Christ myth theory  

From The Art and Popular Culture Encyclopedia

Jump to: navigation, search

Related e

Google
Wikipedia
Wiktionary
Wiki Commons
Wikiquote
Wikisource
YouTube
Shop


Featured:
Train wreck at Montparnasse (October 22, 1895) by Studio Lévy and Sons.
Enlarge
Train wreck at Montparnasse (October 22, 1895) by Studio Lévy and Sons.

The Christ myth theory (also known as the Jesus myth theory and the nonexistence hypothesis) is the hypothesis that Jesus of Nazareth was not a historical person, but is a fictional or mythological character created by the early Christian community. Some proponents of the hypothesis argue that events or sayings associated with the figure of Jesus in the New Testament may have been drawn from one or more individuals who actually existed, but that those individuals were not in any sense the founder of Christianity.

Arguments in support of the theory emphasize the absence of extant reference to Jesus during his lifetime and the scarcity of non-Christian reference to him in the first century. In determining how early Christians viewed Jesus, proponents prioritise the New Testament epistles over the gospels, on the basis that many of the epistles pre-date the gospels. Some proponents contend that Christianity emerged organically from Hellenistic Judaism, and draw on perceived parallels between the biography of Jesus and those of Greek, Egyptian, and other gods.

The history of the idea can be traced to the French Enlightenment thinkers Constantin-François Volney and Charles François Dupuis in the 1790s. Notable proponents include Bruno Bauer in the 19th century, Arthur Drews in the early 20th century, and G.A. Wells, Robert M. Price, and Earl Doherty more recently. The theory remains essentially without support among biblical scholars and classical historians.

Jesus was the Jewish manifestation of a pan-Hellenic cult

Some critics have maintained that Christianity isn't founded on a historical figure, but rather on a mythical creation. This view proposes that the idea of Jesus was the Jewish manifestation of a pan-Hellenic cult, such as Osiris-Dionysus, which acknowledged the non-historic nature of the figure, using it instead as a teaching device. Author Brian Branston has argued that Christianity adopted many mythological tales and traditions into its views of Jesus. According to Branston these traditions, largely from Greco-Roman religions, have parallels to the story of Jesus.

The position that Jesus was not a historical figure is rare among Bible scholars. Opponents of the Jesus Myth hypothesis, such as James H. Charlesworth, caution against using parallels to with life-death-rebirth gods in the widespread mystery religions prevalent in the Hellenistic culture to conclude that Jesus is a purely legendary figure.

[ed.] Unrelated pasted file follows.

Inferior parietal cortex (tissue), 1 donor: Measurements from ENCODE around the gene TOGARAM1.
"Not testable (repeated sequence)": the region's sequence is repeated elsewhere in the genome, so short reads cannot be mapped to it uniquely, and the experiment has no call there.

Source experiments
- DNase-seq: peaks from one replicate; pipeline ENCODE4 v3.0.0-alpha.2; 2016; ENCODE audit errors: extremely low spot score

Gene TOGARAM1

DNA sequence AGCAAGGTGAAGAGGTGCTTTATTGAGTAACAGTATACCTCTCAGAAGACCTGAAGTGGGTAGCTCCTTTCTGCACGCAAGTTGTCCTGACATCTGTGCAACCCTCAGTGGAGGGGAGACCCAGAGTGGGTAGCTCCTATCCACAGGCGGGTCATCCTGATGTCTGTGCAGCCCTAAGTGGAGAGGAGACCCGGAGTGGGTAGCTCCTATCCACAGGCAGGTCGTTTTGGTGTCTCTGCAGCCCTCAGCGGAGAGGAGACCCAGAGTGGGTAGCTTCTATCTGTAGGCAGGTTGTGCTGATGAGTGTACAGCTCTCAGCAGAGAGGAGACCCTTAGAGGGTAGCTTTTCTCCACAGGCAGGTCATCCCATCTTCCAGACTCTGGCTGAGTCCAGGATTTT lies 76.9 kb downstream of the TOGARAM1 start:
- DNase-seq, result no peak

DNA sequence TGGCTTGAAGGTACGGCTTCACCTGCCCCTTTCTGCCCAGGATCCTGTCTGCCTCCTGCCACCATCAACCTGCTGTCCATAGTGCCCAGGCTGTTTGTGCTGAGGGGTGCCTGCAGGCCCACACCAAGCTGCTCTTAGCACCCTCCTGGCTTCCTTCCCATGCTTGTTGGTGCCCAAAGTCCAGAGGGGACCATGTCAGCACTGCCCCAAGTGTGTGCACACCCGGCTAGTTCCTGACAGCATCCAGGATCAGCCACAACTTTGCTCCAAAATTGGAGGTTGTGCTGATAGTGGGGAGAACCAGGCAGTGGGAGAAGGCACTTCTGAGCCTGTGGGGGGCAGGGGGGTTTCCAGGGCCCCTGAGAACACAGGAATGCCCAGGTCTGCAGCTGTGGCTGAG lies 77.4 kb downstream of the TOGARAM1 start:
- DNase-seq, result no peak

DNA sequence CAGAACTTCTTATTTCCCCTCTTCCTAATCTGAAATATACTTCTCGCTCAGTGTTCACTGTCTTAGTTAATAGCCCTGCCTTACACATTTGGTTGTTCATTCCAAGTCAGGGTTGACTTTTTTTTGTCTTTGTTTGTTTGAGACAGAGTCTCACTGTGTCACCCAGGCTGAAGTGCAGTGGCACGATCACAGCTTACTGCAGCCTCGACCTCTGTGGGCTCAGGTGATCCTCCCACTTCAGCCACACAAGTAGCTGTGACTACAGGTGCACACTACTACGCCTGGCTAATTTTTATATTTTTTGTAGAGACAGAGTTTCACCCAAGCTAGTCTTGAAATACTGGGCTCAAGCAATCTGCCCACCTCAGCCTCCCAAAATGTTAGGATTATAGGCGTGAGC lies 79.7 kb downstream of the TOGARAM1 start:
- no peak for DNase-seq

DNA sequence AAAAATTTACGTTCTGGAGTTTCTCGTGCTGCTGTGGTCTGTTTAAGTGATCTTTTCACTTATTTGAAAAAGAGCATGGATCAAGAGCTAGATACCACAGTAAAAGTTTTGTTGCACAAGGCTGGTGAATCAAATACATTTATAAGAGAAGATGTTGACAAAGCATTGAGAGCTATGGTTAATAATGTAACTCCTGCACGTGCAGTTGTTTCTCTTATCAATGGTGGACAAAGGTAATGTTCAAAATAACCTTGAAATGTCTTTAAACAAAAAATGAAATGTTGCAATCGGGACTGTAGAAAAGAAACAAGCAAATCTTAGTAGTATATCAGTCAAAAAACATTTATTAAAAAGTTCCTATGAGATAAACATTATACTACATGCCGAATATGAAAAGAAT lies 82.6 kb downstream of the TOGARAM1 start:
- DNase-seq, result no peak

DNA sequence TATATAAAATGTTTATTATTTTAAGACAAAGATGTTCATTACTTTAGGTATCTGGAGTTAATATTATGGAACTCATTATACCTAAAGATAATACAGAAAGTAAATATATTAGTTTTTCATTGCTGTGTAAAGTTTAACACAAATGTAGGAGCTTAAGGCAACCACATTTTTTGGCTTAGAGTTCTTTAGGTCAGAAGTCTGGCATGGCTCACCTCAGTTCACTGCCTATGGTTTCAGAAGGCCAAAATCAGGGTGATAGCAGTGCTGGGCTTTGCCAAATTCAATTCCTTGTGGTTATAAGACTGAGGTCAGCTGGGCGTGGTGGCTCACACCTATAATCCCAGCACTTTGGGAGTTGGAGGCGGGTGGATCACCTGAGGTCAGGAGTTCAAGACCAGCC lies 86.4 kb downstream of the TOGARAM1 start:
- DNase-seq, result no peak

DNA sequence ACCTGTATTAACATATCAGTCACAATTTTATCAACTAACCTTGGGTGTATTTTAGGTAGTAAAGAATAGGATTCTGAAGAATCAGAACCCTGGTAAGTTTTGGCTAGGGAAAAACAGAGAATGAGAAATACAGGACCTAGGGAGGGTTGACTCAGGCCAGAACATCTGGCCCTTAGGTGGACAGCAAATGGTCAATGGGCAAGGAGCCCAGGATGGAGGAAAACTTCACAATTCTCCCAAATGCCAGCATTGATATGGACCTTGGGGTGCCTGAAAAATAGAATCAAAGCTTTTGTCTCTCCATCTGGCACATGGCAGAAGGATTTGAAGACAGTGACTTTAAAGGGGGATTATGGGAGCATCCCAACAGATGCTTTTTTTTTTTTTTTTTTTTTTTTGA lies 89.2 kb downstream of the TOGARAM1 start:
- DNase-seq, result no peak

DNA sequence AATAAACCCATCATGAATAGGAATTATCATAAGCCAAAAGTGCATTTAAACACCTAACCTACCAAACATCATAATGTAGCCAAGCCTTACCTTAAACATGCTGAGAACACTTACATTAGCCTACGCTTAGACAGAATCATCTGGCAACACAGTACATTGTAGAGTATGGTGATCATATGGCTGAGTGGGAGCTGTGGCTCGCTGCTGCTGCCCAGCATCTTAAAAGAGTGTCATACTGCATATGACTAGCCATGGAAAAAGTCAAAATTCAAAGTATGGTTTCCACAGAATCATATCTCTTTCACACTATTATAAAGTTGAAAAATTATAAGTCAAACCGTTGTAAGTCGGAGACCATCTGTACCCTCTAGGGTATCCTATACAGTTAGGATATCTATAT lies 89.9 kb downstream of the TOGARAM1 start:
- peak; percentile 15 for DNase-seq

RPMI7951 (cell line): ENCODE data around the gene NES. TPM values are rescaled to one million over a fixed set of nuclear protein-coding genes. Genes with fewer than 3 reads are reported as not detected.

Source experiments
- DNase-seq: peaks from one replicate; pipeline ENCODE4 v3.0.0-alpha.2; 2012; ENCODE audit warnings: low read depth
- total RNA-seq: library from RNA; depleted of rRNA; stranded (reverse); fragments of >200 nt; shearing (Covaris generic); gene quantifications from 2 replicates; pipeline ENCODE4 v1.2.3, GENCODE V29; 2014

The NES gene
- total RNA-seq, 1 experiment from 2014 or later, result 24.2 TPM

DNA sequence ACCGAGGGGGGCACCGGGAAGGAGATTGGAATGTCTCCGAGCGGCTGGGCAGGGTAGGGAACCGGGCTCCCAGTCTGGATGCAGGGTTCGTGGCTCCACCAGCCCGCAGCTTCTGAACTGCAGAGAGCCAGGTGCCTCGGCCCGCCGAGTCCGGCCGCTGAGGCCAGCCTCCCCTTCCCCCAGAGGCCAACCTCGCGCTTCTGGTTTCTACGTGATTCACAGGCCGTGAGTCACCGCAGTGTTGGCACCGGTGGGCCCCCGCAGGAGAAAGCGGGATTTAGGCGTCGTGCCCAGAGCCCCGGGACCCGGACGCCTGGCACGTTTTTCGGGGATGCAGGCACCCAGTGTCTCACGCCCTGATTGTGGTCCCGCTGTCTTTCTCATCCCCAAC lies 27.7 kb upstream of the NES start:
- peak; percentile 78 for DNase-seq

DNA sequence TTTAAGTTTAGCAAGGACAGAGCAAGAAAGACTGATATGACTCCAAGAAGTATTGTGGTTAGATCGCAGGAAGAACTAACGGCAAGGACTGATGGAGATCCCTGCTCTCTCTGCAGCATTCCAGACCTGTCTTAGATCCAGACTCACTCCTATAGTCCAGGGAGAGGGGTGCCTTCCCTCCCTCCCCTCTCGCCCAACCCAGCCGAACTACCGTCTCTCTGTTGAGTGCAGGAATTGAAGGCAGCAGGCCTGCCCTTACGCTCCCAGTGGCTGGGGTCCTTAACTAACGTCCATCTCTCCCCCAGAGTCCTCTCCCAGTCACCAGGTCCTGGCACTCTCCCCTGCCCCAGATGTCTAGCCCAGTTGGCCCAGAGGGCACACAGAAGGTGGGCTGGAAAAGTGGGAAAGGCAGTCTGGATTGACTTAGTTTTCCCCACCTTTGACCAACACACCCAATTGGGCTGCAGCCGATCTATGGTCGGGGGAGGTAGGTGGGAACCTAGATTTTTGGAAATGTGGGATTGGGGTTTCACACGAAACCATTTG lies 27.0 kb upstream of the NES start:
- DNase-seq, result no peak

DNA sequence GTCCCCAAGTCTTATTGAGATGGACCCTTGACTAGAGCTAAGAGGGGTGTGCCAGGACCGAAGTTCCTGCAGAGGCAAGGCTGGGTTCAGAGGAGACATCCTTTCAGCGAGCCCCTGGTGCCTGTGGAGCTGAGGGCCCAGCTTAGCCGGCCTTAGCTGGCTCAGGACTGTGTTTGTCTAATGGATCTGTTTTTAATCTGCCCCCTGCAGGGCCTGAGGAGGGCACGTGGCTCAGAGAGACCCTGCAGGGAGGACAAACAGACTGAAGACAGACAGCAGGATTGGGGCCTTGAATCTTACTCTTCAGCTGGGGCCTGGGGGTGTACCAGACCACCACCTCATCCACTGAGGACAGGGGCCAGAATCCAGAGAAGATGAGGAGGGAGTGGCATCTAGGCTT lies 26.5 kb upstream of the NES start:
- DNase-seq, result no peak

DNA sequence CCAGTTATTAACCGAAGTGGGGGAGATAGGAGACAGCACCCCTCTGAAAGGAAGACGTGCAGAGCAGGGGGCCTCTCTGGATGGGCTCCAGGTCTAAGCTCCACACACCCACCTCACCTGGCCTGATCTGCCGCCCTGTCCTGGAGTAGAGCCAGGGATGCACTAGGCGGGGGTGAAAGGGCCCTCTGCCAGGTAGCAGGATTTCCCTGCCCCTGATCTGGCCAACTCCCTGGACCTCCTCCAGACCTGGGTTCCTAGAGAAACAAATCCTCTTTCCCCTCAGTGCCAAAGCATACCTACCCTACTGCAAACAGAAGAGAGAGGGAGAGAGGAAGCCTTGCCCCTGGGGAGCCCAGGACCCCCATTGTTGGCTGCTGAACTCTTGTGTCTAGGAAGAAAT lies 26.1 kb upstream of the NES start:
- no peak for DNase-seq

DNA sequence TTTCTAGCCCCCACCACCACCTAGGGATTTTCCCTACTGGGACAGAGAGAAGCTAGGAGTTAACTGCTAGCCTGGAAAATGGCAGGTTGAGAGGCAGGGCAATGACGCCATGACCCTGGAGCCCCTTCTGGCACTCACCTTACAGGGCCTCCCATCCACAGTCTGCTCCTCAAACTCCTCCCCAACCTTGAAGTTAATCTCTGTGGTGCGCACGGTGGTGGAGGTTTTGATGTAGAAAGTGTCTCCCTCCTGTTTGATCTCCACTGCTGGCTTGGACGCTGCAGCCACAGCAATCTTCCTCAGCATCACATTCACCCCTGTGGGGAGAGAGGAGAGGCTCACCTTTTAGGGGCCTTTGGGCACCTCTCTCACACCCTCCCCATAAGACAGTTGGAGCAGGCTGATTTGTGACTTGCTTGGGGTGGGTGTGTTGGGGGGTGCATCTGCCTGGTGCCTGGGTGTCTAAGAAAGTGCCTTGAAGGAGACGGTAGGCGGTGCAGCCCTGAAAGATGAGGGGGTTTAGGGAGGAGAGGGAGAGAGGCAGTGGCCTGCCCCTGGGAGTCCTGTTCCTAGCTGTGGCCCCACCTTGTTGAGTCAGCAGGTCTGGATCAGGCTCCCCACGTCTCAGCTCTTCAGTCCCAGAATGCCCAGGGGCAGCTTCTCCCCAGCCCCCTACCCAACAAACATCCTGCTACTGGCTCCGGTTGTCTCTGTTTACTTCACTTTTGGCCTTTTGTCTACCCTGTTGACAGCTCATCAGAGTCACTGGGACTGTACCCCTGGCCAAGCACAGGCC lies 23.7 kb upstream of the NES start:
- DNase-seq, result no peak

Dionysus

Osiris-Dionysus, Dionysus

The story of Dionysus, son of the Greek Olympian God Zeus, has been seen by several writers as containing parallels to the story of Jesus. Harris writes in his book Understanding the Bible that

"...the myth of Dionysus foreshadows some later Christian theological interpretations of Jesus' cosmic role. Although Jesus is a historical figure and Dionysus purely mythological, Dionysus's story contains events and themes, such as his divine parentage, violent death, descent into the Underworld, and subsequent resurrection to immortal life in heaven, where he sits near his father's throne, that Christians ultimately made part of Jesus' story. Like Asclepius, Heracles, Perseus, and other heroes of the Greco Roman era, Dionysus has a divine father and human mother. The only Olympian born to a mortal woman, he is also the only major deity to endure rejection, suffering, and death before ascending to heaven to join his immortal parent. The son of Zeus and Semele, a princess of Thebes, Dionysus was known as the "twice born.""

Harris claims Dionysus also parallels the life of Jesus as he and Demeter gave humanity two gifts to come into communion with the divine: grain (or bread) to sustain life and wine to make life bearable. The Athenian playwright Euripides (485-406 BCE) writes in his The Bacchae:

Next came the son of the virgin. Dionysus.
bringing the counterpart to bread. wine
and the blessings of life's flowing juices.
His blood, the blood of grape,
lightens the burden of our mortal misery...
it is his blood we pour out
to offer thanks to the gods. And through him.
we are blessed.

Harris alludes that "long before Jesus linked wine and bread as part of the Christian liturgy the two tokens of divine favor were associated in the Dionysian tradition. In the Bacchae (worshippers of Bacchus, another name for Dionysus), Euripides also has the prophet Tiresias observe that Demeter and Dionysus, respectively, gave humanity two indispensable gifts: grain or bread to sustain life and wine to make life bearable. Tiresias urges his hearers to see in Dionysus's gift of wine a beverage that brings into communion with the divine.

See also




Unless indicated otherwise, the text in this article is either based on Wikipedia article "Christ myth theory" or another language Wikipedia page thereof used under the terms of the GNU Free Documentation License; or on original research by Jahsonic and friends. See Art and Popular Culture's copyright notice.

Personal tools